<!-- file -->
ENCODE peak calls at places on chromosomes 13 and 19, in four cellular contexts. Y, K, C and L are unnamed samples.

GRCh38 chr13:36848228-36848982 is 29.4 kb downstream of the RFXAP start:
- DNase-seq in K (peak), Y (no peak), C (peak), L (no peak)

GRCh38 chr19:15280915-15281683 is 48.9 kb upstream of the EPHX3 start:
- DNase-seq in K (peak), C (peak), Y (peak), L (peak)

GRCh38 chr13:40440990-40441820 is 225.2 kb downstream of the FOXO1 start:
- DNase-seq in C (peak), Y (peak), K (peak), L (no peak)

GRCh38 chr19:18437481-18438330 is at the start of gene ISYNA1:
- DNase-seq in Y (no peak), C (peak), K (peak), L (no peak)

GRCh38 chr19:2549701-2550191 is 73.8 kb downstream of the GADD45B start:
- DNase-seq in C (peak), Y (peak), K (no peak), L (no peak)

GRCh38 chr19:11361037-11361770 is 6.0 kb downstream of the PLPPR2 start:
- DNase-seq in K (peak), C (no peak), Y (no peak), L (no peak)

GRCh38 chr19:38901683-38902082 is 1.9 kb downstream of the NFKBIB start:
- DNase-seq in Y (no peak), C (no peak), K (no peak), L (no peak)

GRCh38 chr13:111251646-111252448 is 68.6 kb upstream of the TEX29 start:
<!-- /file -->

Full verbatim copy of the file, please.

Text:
ENCODE peak calls at places on chromosomes 13 and 19, in four cellular contexts. Y, K, C and L are unnamed samples.

GRCh38 chr13:36848228-36848982 is 29.4 kb downstream of the RFXAP start:
- DNase-seq in K (peak), Y (no peak), C (peak), L (no peak)

GRCh38 chr19:15280915-15281683 is 48.9 kb upstream of the EPHX3 start:
- DNase-seq in K (peak), C (peak), Y (peak), L (peak)

GRCh38 chr13:40440990-40441820 is 225.2 kb downstream of the FOXO1 start:
- DNase-seq in C (peak), Y (peak), K (peak), L (no peak)

GRCh38 chr19:18437481-18438330 is at the start of gene ISYNA1:
- DNase-seq in Y (no peak), C (peak), K (peak), L (no peak)

GRCh38 chr19:2549701-2550191 is 73.8 kb downstream of the GADD45B start:
- DNase-seq in C (peak), Y (peak), K (no peak), L (no peak)

GRCh38 chr19:11361037-11361770 is 6.0 kb downstream of the PLPPR2 start:
- DNase-seq in K (peak), C (no peak), Y (no peak), L (no peak)

GRCh38 chr19:38901683-38902082 is 1.9 kb downstream of the NFKBIB start:
- DNase-seq in Y (no peak), C (no peak), K (no peak), L (no peak)

GRCh38 chr13:111251646-111252448 is 68.6 kb upstream of the TEX29 start: